Announcement

Announcement Module
Collapse
No announcement yet.

Need some help with Kanjis

Page Title Module
Move Remove Collapse
X
Conversation Detail Module
Collapse
  • Filter
  • Time
  • Show
Clear All
new posts

  • Need some help with Kanjis

    Dear fellow Kendoka,


    I've got a sequence of kanjis here I'd need a translation for. I was told what they mean, but I'd like to have it verified by some other people. I attached a picture, but its very small (disk quota). Hope someone can help me ...


    Thank you very much!
    -VS-
    Attached Files

  • #2
    tsune ni kaizen

    constantly improving
    always ameliorating (couldn`t resist the stupid alliteration)
    always reforming etc etc the first one makes most sense in a kendo context

    Comment


    • #3
      Hi,

      this matches with my translation here


      Thanks for your help!
      -VS-

      Comment


      • #4
        thats very nice ...
        did you write it ?

        Comment


        • #5
          Hi there


          No I didn't write it myself. It was created by a professional calligraphist who I told the words "always" and "improve" to form a sequence of kanjis. He then designed several sequences with slightly different meanings for me. Normally you could say since it was done by a professional you can be sure about the meaning, but since this shall be a tattoo pattern I wanted to be 200% sure ...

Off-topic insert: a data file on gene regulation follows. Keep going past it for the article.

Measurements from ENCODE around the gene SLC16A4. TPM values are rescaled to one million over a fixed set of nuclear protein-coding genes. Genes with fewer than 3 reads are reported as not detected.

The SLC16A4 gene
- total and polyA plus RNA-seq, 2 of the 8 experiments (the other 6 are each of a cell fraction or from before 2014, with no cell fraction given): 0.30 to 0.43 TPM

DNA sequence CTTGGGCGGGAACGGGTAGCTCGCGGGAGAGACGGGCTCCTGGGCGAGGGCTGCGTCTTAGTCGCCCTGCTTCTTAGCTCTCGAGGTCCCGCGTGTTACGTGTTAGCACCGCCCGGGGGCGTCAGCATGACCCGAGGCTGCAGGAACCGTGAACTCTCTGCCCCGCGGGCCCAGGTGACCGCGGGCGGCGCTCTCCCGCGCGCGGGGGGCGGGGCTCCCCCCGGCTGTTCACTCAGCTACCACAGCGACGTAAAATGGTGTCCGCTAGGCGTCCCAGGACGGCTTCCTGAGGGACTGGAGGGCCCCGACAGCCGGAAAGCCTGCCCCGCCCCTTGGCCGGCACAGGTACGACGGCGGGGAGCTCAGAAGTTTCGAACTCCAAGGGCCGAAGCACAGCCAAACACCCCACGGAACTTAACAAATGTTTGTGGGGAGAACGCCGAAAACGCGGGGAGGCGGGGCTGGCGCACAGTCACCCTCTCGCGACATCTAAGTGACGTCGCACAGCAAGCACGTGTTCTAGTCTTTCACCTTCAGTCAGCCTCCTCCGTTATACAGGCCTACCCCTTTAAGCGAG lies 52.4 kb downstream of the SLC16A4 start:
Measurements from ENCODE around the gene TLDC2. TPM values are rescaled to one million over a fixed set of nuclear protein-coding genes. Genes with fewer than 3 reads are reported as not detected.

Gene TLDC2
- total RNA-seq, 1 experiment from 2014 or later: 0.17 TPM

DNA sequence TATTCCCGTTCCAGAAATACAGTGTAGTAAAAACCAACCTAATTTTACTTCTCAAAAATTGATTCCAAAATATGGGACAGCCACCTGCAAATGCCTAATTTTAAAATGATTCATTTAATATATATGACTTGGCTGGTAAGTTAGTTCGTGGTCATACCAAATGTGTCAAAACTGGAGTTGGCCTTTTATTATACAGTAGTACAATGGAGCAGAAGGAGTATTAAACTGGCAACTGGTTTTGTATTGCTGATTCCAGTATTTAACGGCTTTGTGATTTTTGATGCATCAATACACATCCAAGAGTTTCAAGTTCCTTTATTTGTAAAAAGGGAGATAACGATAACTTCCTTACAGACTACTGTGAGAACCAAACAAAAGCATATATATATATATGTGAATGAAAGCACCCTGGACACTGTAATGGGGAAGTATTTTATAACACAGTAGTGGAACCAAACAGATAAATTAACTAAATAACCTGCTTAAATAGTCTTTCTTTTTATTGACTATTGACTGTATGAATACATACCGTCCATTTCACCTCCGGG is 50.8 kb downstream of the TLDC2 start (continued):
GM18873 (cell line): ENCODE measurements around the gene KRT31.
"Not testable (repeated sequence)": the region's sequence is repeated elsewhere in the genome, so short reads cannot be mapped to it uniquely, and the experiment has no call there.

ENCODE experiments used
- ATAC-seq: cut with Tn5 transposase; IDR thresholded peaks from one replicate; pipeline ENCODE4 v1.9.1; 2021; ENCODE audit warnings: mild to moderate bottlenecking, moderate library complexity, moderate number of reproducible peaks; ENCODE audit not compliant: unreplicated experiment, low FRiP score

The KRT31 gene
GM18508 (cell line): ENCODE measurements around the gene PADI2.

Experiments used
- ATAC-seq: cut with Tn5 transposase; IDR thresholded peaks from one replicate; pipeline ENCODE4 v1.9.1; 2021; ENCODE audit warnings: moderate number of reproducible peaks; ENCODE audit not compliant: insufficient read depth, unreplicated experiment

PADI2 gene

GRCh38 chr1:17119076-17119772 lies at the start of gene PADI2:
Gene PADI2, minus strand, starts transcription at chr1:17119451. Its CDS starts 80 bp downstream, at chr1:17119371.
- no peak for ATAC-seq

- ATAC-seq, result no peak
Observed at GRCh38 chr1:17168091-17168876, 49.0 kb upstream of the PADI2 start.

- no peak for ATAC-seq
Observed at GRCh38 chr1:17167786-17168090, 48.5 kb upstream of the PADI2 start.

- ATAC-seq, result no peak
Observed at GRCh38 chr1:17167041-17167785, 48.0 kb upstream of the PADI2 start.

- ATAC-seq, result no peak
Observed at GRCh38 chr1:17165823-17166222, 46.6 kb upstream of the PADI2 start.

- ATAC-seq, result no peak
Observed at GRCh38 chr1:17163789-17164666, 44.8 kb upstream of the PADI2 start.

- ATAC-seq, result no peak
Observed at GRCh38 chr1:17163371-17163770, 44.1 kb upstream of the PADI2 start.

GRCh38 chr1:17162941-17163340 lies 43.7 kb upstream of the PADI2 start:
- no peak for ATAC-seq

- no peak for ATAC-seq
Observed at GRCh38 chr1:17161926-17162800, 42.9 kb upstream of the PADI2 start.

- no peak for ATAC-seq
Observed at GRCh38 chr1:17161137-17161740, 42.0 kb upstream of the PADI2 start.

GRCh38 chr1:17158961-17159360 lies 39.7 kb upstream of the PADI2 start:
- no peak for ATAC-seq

So I finally chose this one, because it matched the desired purpose best and I also liked the look

          The meaning to always improve (not only) yourself [mind and body], but also your work [education, job, etc.], and the world around you [help others] is my basic attitude to life (hope this doesn't sound stupid) and due to this I will have these kanjis tattooed on my left scapula in the next weeks.


          Best
          -VS-
          Last edited by VirtualSamurai; 13th July 2004, 05:41 PM.

          Comment


          • #6
            That's far too literal a phrase to use as a tatoo. Would you get a tatoo saying "Always improving" in English?

            Have a look a the following thread

            http://www.kendo-world.com/forum/showthread.php?t=2041

            Something that sort of means the same thing as "Always improving" is 百錬自得 Not something I would get printed on my arm, but at least a little more poetic than 常に改善

            The Japanese I have asked about this are in favour of subtle use of kanji. To know what's subtle you need to have a good grasp of the meaning of the characters. A better grasp than I have at least. Ask around a little more.

            Comment


            • #7
              Double checked with a Japanese girl at training tonight. She predictably said that having hirigana mixed with the kanji is not good. The general balance of 常に改善 is also not good.

              Comment


              • #8
                VS,